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Back to the Future – Part 1
8.1.06. It’s taken awhile, but hopefully, this will be the year I finally realise my hot-rodding dream. As explained in a news story that appeared in Drag Rod & Classic Review last July, early in 2005, I acquired a 1929 Model A Ford Tudor Sedan in what the motor racing fraternity usually refers to as “rolling shell” form – that is, more or less a complete car, minus engine – and imported it to the UK from Texas, where it appears to have resided for most of its previous 76 years.
By way of explanation, it was two serendipitous events that contrived to launch me down the road to what I hope will be motoring nirvana. The first was a chance visit, in January last year, to Homegrown Hot Rods, and a meeting with the man I have now come to understand is the UK’s top rod builder, Jon Golding. On that occasion, there were three 1932 Ford roadsters, in various stages of build, in Jon’s clean, well-organised workshop on the outskirts of Southend, Essex.
Jon Golding with steel and 'glass '32 Ford creations
Even a cursory look at the cars revealed an extremely high level of workmanship, but equally importantly, demonstrated a complete grasp by the builder of “the look.” Hot rods are, and always have been, as much about individuality and appearance as about performance, and the trio of Deuce roadsters in Jon’s shop that day had those attributes in abundance, despite being quite different from one another in concept. Anyone with a love of automotive artistry couldn’t have failed to be impressed – and I was.
During the visit, I happened to mention to Jon that, although I had been involved with road racing for much of my working life, my original interest in motorsport could undoubtedly be traced back to the local drag strip on Vancouver Island, which I had frequented as a youngster.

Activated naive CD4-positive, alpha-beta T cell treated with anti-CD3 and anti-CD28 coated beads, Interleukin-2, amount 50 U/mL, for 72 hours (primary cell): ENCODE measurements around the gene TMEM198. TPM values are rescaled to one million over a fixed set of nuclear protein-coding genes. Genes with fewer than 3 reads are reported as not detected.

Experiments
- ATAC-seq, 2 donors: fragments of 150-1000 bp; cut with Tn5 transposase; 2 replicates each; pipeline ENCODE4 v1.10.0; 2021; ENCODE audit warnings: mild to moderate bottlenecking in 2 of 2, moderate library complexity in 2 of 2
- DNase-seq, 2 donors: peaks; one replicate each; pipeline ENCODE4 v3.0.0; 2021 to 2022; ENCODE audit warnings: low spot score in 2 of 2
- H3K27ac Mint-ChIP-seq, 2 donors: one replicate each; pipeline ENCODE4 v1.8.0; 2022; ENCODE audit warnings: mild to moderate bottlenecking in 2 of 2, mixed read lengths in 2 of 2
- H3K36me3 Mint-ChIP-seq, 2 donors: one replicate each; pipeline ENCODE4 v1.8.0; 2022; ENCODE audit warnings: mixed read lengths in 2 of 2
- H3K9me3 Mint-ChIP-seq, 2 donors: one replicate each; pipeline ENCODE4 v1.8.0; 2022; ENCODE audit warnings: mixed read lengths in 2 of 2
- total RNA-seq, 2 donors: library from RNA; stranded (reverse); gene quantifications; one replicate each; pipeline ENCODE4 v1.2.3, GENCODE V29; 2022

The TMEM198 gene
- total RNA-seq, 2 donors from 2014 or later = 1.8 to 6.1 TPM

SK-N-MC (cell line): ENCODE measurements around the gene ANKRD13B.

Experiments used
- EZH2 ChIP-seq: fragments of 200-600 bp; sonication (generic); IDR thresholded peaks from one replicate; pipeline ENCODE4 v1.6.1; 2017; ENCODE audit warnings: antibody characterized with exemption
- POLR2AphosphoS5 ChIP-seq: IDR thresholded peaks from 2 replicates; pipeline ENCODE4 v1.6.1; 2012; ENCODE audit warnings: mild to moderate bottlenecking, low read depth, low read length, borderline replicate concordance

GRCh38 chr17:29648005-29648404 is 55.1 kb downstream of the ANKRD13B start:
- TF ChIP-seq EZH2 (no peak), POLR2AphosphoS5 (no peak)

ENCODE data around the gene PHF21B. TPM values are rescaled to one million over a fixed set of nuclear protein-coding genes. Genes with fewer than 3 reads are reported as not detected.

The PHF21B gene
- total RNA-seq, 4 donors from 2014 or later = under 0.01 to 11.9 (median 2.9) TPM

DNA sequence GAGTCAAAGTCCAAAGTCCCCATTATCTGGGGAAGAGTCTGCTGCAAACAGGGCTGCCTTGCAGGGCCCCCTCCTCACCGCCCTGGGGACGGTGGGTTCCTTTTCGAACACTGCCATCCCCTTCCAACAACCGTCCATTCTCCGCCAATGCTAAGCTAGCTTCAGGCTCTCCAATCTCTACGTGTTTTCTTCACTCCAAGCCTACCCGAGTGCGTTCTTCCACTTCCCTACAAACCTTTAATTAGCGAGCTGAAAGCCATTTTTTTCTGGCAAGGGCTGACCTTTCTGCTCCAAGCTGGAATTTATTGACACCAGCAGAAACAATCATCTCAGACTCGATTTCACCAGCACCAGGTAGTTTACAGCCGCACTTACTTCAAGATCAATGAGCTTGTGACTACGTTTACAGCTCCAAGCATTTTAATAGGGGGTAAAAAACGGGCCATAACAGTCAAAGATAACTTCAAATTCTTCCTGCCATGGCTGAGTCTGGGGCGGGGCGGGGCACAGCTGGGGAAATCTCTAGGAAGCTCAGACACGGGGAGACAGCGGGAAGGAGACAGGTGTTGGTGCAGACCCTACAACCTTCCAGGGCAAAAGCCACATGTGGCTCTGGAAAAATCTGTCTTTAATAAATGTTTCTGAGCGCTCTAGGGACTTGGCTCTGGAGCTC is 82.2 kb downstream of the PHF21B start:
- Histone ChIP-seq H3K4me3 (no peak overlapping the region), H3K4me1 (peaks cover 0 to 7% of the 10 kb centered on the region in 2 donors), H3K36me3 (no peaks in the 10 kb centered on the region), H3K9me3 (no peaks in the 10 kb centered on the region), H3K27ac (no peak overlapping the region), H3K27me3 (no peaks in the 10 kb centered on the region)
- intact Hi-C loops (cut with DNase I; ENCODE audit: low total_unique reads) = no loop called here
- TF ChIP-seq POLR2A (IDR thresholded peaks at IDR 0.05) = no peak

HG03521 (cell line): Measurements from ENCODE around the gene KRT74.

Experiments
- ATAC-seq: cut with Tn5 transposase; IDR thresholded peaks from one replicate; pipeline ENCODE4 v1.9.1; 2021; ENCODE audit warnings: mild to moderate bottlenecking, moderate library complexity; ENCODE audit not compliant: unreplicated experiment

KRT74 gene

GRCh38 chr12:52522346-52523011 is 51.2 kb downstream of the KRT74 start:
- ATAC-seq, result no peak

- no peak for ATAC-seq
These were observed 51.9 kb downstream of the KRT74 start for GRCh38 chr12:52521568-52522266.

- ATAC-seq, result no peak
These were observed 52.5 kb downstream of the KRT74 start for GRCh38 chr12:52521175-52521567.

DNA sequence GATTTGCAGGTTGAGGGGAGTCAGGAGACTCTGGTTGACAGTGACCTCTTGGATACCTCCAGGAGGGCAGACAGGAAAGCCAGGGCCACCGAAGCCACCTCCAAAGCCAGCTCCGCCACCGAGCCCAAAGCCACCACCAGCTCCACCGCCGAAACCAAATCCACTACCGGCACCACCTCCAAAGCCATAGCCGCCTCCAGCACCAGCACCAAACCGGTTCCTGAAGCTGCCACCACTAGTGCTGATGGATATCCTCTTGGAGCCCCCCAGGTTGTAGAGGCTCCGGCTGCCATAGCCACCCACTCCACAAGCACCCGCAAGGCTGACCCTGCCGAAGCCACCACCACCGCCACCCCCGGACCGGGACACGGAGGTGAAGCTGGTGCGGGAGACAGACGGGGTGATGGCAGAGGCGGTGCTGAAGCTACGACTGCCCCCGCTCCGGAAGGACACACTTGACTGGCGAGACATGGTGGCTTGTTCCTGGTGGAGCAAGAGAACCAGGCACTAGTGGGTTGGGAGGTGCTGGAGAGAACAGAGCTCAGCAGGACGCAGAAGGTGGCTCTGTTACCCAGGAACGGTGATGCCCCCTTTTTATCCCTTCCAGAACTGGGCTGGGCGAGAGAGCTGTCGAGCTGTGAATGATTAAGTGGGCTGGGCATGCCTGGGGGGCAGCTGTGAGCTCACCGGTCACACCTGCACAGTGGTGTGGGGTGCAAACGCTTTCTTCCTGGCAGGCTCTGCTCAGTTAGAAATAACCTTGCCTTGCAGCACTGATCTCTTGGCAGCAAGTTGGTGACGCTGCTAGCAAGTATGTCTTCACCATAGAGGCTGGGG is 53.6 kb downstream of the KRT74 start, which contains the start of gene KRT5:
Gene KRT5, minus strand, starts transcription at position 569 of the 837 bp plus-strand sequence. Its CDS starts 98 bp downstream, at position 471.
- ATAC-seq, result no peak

Syndicate Scuderia fuel dragster lifts its front wheels as it launches during a run at San Cobble Dragway, British Columbia, Canada, in the mid-1960s
I also recalled that of the many cars I had seen competing at San Cobble Dragway, one in particular had left a lasting impression – a green and black Model A, powered by a very crisp-sounding, 283 small-block Chevrolet, and driven enthusiastically by a guy called Bob LaSalle.
Bob Lasalle's Chevy-powered Model A left a lasting impression
Jon seemed genuinely interested, and just before we left, mentioned that he had also worked on the odd Model A. Generally, he observed, they were simpler, and therefore more cost-effective to build, than Deuces. The seeds had been sown . . . .
The second event occurred soon afterwards, when I was alerted to a 1929 Model A “project” that was available in the US. The car had apparently been up for sale for some while, but there hadn’t been any takers at the asking price of $14,000. Looking at the photos in the advertisement that had been forwarded to me, and checking through the specification, it seemed almost too good to be true.
All steel body described as "straight and rust free" - too good to be true?
The list of new parts included a Chassis Engineering frame fitted with independent suspension and rack and pinion steering at the front, and four-link suspension with Ford 9-inch axle at the back, coil-over shock absorbers, front and rear anti-roll bars, Heidts aluminium brake calipers, and Bitchin Products firewall, floorpan and transmission cover. The relatively unmolested Model A body (the only obvious modifications were a professionally installed steel roof panel and the recessed firewall) was in bare metal and accompanied by Brookville Roadster reproduction fenders, running boards and splash aprons, as well as a considerable amount of original trim.
What appeared to be an immaculate, all-steel Model A, set up for a small-block Chevy engine and automatic transmission, with a load of new, and highly desirable parts, for approximately £7,000 – surely it was too good to be true? Oh, and to cap it all, it came with a transferable title, which, in theory at least, should facilitate registering the car with the DVLA once it arrived on these shores.
Included with the car were steel reproduction front fenders, running boards and splash aprons, plus original Model A rear fenders
After a lot of consideration, I called Jon to get his thoughts. He was positive, and even went so far as to recommend a shipping company, SBS Worldwide, of Dartford, Kent, should I decide to proceed with purchasing the car. He also agreed to undertake the build. That was it. I took the plunge and called the vendor in Amarillo.
After the initial contact, we entered into a lengthy e-mail exchange, in which further details and photographs of the car were provided. At the end of the process, I was satisfied that both car and patient owner were genuine. The only additional step I could have taken would have been to book a quick flight to Dallas-Fort Worth, drive to Amarillo (without asking anyone the way) and check out the Model A for myself. Unfortunately, work commitments at the time, plus an unremitting travel schedule, precluded that option. I was also very aware that the highly favourable US dollar-UK sterling exchange rate, which was helping to make the car such an attractive proposition, would not remain that way indefinitely.